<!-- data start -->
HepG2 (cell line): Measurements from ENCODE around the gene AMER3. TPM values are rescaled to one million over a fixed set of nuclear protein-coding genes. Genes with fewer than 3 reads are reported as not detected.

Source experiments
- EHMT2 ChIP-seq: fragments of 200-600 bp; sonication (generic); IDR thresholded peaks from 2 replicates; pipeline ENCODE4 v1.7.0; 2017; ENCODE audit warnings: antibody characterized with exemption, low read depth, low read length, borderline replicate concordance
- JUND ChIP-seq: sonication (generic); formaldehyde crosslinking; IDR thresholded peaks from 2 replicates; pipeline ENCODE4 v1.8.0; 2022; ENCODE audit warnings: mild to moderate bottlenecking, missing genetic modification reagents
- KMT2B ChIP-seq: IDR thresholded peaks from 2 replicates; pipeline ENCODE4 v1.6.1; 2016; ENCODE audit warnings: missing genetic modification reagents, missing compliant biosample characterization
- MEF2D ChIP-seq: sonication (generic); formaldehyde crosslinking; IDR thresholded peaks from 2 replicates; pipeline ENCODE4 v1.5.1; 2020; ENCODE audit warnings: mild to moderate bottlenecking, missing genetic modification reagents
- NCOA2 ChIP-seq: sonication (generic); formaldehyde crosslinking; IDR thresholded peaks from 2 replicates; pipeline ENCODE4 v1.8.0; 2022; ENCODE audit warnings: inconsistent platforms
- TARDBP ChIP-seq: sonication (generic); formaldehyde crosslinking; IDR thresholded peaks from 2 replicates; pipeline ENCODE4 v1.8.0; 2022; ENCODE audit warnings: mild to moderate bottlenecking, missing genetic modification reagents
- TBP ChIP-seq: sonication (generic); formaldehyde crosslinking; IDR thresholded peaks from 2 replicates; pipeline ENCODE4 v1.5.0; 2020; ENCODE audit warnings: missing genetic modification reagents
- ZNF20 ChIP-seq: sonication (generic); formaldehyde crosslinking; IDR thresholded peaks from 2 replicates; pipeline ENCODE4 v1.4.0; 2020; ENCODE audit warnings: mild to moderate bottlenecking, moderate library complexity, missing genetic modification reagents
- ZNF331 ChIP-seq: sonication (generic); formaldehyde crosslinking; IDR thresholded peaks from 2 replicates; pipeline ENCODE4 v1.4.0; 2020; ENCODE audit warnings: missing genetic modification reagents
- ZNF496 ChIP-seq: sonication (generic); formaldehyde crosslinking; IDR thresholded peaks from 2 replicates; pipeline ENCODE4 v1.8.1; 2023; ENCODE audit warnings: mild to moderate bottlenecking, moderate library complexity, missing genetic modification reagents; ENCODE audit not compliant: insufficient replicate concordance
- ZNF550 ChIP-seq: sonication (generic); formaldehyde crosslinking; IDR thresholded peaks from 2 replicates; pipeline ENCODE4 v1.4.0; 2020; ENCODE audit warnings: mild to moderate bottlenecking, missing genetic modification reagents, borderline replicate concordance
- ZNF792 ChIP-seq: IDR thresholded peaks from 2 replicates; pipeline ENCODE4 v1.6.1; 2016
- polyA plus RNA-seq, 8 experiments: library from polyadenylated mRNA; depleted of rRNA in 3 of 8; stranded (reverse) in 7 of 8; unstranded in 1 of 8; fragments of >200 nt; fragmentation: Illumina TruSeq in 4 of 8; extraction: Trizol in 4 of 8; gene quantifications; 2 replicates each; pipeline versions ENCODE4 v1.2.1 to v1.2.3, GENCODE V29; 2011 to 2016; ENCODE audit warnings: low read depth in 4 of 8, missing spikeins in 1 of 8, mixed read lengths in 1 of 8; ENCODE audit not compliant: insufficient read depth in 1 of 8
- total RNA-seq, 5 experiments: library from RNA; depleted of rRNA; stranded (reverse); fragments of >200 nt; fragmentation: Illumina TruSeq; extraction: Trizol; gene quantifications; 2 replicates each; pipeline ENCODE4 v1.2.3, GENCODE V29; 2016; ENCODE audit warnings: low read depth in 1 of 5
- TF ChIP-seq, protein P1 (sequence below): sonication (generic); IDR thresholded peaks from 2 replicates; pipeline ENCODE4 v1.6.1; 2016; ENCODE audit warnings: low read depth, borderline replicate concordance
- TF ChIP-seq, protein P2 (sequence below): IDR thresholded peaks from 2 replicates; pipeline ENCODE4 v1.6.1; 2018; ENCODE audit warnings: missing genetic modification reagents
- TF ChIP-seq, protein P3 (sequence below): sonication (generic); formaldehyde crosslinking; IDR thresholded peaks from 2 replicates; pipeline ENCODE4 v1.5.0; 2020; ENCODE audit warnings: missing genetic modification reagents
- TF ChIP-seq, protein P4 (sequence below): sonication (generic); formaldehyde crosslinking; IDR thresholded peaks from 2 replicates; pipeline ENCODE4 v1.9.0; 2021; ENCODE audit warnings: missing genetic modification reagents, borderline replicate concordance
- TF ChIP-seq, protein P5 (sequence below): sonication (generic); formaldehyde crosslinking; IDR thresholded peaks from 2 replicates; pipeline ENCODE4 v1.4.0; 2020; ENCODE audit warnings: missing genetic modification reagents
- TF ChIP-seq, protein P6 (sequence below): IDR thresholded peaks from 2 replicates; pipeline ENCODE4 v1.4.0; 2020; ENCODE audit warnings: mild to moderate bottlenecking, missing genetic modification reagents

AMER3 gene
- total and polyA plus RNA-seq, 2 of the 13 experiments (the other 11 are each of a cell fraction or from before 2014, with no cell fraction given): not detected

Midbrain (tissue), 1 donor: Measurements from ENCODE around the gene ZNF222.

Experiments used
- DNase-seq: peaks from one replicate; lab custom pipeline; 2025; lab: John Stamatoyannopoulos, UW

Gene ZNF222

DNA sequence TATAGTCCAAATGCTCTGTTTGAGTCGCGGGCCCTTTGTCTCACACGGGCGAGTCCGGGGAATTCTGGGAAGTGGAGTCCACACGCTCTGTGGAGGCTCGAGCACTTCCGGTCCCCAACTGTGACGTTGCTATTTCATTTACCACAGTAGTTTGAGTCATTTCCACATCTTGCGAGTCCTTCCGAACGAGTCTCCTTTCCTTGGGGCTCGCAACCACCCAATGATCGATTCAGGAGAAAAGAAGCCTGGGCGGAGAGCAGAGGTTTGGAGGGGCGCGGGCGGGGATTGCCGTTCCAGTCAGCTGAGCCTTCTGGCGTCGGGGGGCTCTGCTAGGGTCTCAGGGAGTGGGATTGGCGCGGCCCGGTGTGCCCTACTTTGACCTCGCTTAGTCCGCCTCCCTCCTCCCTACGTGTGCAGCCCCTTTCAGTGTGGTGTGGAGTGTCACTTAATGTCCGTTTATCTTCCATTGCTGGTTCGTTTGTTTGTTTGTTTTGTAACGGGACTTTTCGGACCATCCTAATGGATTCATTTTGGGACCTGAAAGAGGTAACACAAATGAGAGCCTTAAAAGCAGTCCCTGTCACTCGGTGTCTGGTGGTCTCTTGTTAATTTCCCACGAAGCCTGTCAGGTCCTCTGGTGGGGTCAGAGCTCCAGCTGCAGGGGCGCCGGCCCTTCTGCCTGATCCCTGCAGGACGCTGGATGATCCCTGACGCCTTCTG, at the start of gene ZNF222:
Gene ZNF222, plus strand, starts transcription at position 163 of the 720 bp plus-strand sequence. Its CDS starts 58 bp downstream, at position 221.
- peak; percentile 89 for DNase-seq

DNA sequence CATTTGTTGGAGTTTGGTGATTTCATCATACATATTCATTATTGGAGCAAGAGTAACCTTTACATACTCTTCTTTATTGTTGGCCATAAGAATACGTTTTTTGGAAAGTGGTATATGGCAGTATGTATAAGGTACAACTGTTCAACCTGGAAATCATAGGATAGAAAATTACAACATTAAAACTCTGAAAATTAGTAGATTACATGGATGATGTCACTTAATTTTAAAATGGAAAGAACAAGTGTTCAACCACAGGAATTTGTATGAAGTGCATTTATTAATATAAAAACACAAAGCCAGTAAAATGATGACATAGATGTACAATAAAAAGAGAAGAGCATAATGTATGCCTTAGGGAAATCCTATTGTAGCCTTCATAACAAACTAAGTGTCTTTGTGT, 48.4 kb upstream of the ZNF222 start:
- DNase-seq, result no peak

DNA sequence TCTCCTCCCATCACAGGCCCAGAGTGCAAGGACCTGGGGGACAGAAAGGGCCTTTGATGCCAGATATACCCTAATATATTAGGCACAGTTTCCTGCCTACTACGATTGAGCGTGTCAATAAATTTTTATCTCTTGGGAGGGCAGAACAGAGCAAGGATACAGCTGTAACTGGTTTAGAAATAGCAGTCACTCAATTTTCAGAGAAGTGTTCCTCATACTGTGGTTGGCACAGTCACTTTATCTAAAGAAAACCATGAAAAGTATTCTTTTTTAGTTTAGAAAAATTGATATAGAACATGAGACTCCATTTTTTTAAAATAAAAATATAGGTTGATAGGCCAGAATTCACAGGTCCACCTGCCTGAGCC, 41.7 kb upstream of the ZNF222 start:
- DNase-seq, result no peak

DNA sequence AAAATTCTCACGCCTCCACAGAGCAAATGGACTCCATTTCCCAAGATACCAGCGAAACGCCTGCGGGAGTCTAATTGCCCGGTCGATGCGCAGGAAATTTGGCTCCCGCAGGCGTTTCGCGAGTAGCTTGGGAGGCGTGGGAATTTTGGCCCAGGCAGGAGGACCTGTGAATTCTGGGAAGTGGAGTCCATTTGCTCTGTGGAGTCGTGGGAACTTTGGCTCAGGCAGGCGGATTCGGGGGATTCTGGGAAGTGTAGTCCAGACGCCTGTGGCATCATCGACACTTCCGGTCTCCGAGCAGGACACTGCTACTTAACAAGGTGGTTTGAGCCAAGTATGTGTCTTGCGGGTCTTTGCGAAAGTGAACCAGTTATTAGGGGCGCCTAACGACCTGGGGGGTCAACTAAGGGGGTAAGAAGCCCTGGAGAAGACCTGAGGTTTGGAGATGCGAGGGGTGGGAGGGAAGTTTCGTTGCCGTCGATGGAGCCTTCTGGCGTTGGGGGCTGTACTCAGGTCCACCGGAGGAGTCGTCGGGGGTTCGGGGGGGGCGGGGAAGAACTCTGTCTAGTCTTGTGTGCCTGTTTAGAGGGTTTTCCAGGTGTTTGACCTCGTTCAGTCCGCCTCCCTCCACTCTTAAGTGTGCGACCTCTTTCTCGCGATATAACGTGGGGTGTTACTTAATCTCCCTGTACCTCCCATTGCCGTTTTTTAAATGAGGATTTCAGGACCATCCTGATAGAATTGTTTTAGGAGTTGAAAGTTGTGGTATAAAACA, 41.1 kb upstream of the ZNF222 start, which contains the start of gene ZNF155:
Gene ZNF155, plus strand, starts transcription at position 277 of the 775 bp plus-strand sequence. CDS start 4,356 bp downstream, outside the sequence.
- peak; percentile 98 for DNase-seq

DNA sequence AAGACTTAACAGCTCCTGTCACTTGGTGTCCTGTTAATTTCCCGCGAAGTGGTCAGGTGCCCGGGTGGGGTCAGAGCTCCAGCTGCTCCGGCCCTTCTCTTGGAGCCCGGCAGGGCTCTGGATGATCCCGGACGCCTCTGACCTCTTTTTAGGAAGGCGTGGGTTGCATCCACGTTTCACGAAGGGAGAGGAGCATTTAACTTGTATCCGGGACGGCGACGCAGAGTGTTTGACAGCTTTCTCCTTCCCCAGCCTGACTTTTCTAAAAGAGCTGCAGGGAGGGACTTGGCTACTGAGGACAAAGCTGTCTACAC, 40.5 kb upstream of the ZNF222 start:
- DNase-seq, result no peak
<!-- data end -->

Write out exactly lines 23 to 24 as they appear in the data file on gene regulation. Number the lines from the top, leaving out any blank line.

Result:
AMER3 gene
- total and polyA plus RNA-seq, 2 of the 13 experiments (the other 11 are each of a cell fraction or from before 2014, with no cell fraction given): not detected